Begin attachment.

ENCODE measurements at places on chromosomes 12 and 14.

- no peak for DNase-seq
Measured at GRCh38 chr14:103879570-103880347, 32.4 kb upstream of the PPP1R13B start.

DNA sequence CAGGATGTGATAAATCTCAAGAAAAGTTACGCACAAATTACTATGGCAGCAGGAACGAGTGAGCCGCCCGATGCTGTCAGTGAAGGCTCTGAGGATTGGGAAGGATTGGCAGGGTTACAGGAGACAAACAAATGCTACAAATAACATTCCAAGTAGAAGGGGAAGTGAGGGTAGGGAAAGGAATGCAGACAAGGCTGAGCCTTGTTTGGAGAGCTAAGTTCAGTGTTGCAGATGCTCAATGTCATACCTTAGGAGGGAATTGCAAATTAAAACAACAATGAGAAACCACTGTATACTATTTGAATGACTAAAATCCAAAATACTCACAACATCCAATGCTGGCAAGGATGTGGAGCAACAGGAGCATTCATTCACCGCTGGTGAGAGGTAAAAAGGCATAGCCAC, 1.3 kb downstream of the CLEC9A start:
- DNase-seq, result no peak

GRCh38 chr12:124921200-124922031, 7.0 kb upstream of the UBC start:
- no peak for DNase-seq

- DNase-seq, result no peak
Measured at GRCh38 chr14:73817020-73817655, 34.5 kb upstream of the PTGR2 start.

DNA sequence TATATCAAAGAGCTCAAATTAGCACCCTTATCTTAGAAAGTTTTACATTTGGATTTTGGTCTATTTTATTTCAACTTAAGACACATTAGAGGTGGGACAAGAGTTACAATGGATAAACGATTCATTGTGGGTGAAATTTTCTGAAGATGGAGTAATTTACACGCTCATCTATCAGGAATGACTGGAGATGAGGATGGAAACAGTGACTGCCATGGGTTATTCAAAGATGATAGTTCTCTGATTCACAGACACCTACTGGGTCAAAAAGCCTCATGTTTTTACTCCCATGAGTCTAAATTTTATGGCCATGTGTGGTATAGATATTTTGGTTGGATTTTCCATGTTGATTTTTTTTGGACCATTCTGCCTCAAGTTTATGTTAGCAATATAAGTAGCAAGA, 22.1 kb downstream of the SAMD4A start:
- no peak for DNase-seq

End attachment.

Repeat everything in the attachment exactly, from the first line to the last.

ENCODE measurements at places on chromosomes 12 and 14.

- no peak for DNase-seq
Measured at GRCh38 chr14:103879570-103880347, 32.4 kb upstream of the PPP1R13B start.

DNA sequence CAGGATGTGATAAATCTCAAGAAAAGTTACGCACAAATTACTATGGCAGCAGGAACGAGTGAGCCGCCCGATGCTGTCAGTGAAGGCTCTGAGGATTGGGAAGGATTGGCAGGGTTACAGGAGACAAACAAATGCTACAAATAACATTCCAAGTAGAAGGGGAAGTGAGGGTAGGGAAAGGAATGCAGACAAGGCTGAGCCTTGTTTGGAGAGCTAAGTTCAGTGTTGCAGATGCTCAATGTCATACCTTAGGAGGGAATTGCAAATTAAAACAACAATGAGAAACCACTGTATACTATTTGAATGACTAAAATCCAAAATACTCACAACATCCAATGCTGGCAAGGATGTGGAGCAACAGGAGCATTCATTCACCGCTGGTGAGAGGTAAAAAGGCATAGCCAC, 1.3 kb downstream of the CLEC9A start:
- DNase-seq, result no peak

GRCh38 chr12:124921200-124922031, 7.0 kb upstream of the UBC start:
- no peak for DNase-seq

- DNase-seq, result no peak
Measured at GRCh38 chr14:73817020-73817655, 34.5 kb upstream of the PTGR2 start.

DNA sequence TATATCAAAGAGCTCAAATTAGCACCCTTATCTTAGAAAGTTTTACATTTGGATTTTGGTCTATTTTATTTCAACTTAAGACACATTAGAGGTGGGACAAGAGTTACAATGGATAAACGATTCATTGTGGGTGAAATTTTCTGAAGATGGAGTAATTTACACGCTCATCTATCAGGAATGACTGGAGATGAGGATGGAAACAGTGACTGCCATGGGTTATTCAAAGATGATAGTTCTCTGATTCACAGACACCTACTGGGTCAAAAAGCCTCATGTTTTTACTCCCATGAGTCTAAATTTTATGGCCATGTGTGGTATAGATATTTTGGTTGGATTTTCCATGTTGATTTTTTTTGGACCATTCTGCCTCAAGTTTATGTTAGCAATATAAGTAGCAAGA, 22.1 kb downstream of the SAMD4A start:
- no peak for DNase-seq